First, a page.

The detection of avian viruses in wild populations has considerable conservation implications. For DNA-based studies, feathers may be a convenient sample type for virus screening and are, therefore, an increasingly common technique. This is despite recent concerns about DNA quality, ethics, and a paucity of data comparing the reliability and sensitivity of feather sampling to other common sample types such as blood. Alternatively, skeletal muscle tissue may offer a convenient sample to collect from dead birds, which may reveal viraemia. Here, we describe a probe-based quantitative real-time PCR for the relative quantification of beak and feather disease virus (BFDV), a pathogen of serious conservation concern for parrots globally. We used this method to test for BFDV in wild crimson rosellas (Platycercus elegans), and compared three different sample types. We detected BFDV in samples from 29 out of 84 individuals (34.5%). However, feather samples provided discordant results concerning virus presence when compared with muscle tissue and blood, and estimates of viral load varied somewhat between different sample types. This study provides evidence for widespread infection of BFDV in wild crimson rosellas, but highlights the importance of sample type when generating and interpreting qualitative and quantitative avian virus data.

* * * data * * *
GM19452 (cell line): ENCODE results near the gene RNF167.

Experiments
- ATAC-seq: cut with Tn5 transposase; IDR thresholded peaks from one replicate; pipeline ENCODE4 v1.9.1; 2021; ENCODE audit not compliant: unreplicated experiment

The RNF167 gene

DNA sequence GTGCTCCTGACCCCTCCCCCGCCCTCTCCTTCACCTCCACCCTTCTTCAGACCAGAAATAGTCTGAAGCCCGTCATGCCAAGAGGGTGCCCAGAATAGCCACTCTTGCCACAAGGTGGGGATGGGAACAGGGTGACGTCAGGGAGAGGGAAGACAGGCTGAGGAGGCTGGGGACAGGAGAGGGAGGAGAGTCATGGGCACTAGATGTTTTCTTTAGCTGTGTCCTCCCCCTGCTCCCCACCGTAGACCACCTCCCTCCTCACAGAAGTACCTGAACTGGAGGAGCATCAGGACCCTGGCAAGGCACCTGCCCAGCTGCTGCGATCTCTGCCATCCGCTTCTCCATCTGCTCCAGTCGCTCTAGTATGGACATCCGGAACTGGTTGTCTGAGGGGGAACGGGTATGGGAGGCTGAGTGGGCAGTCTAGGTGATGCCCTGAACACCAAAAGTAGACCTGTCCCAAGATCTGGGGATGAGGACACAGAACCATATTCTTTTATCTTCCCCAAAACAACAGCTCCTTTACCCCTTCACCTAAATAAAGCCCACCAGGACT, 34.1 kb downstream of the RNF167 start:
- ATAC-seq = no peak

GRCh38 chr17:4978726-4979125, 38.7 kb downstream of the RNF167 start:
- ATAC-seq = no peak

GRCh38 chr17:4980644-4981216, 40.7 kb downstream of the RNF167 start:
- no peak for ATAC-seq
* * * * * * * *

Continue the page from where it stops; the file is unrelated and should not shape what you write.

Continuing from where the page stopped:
- Australian birds
- wildlife management